Intel announced on Wednesday that it was acquiring Recon Instruments, which is known for making head up or wearable displays for athletes. The acquisition is expected to help Intel boost its wearables efforts.
Recon to help Intel with its wearables plan
Though Intel provided no details of the financial terms of the deal, a spokesperson said that the deal was small, and not “financially material to Intel.” According to Tech Vibes, the acquisition price is around $175 million. Intel had been an early investor in Recon through its VC arm Intel Capital.
In the last few years, Intel has been investing heavily in the wearables sector. It previously came up with a high-fashion smart cuff, and also unveiled a module that is small enough to fit inside a coat button. Recon will surely help Intel to challenge Google’s much-hyped project Google Glass. As of September 2013, Recon had shipped 50,000 units of its Snow model, making it more successful than Google Glass, which at that time had sold only a few thousand units.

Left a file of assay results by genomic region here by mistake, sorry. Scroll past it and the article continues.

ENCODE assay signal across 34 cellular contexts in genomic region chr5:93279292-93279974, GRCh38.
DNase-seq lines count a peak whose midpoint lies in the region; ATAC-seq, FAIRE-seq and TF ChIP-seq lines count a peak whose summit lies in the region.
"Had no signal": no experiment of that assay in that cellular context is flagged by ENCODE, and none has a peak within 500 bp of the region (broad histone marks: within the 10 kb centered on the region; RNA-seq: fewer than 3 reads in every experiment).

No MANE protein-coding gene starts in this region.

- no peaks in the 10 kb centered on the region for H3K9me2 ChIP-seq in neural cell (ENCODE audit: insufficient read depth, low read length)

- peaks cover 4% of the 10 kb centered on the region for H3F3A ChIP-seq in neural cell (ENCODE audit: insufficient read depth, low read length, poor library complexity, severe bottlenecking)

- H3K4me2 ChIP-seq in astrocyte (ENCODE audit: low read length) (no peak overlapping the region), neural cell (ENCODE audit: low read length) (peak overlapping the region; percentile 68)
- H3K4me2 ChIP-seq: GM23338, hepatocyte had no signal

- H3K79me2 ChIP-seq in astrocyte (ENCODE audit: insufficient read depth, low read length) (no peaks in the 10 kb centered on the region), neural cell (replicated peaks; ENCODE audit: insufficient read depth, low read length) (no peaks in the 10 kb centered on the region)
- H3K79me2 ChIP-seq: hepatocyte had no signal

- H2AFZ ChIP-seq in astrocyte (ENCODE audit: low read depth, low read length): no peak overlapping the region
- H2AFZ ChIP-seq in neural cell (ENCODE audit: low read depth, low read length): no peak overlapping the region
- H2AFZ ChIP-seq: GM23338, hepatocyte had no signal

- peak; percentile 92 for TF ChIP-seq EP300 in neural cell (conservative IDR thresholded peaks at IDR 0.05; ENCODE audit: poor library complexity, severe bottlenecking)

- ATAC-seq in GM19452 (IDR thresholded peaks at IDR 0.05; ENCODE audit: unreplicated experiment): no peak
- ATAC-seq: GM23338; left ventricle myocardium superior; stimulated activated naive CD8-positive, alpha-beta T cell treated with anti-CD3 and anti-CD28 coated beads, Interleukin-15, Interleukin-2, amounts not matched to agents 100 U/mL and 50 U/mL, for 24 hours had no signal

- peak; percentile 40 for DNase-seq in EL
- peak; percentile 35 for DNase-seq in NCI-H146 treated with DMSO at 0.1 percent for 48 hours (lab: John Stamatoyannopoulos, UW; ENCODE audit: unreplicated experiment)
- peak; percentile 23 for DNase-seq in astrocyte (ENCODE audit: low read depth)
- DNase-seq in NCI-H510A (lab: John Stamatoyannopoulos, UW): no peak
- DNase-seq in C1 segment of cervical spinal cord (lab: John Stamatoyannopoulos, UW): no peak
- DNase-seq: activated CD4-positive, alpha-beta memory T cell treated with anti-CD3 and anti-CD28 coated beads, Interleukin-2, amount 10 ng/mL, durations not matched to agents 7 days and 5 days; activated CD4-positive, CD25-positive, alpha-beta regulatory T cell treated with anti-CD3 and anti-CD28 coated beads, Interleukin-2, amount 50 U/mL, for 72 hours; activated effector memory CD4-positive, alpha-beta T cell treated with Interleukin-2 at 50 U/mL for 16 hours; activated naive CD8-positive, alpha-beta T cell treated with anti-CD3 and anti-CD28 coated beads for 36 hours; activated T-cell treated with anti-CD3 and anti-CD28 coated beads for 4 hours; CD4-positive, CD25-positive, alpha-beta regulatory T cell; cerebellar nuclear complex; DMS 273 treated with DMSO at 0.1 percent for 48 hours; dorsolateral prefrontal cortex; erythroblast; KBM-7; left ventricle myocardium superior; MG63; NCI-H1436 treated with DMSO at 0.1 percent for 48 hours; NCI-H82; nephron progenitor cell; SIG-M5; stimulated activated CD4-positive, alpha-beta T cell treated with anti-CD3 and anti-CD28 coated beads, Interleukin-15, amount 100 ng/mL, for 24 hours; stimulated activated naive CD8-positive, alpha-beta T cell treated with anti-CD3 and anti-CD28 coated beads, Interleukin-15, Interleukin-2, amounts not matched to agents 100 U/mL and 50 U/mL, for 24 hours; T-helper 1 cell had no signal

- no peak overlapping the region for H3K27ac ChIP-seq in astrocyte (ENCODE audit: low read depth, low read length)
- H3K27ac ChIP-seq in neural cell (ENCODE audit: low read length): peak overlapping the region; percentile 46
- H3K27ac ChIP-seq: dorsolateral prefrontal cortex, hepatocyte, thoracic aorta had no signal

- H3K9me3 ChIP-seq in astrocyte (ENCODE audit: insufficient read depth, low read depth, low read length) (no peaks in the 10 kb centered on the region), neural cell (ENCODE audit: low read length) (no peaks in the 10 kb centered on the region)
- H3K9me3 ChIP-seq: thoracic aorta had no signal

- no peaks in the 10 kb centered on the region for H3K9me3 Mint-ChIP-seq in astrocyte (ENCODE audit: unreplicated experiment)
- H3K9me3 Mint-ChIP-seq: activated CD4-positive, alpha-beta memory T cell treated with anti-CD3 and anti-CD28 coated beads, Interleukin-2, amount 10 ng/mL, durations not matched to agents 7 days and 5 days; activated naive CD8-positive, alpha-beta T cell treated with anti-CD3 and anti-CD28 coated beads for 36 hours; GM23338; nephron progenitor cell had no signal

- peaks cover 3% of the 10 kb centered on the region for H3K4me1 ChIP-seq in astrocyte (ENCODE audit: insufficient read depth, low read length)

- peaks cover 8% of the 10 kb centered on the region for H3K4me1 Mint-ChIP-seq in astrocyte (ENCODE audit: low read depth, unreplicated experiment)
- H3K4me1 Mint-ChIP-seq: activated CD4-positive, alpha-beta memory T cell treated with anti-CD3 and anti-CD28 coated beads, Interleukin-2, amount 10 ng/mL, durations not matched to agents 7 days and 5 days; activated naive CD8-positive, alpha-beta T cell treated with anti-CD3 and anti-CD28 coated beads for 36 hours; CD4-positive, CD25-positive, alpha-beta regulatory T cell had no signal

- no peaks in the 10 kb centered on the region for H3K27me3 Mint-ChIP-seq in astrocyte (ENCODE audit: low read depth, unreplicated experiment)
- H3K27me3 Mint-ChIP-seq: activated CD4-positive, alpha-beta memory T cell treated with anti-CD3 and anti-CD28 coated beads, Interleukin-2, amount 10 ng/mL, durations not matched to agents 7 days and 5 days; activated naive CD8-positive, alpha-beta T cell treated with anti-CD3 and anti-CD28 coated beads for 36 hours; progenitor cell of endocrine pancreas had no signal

Post-acquisition, the 75 member team of the Canadian firm will join the chip maker. The acquisition provides Intel with a talented, experienced wearable computing team that would help the chip maker expand the market for head-mounted display products and technologies. The Recon engineers will work with Intel’s New Devices Group to develop additional wearable technology.
Impressive product line-up
Of note, the Recon brand will remain under Intel ownership. Recon offers two products: the Recon Snow2, which is a ski mask, and the Recon Jet, a pair of sunglasses for cyclists and runners. Both the products are integrated with the display.
Recon recently introduced Jet, which is the company’s latest offering, targeting runners and bikers. Jet consists of an HD camera and an onboard processor. Its HD display is equivalent to a 30-inch screen viewed from seven-feet away; it has a GPS receiver an accelerometer, gyroscope, altimeter, barometer and magnetometer. It connects via Wi-Fi, Bluetooth and Ant+, which is a wireless often found in sports gadgets.
Intel’s senior vice president Josh Walden, who heads the companies new Technology Group, wrote in a blog post that Recon will continue to sell its products. Assuring customers and retailers of Recon products, the executive said, “they’ll continue selling, enhancing and marketing their products under the Recon brand without disruption.”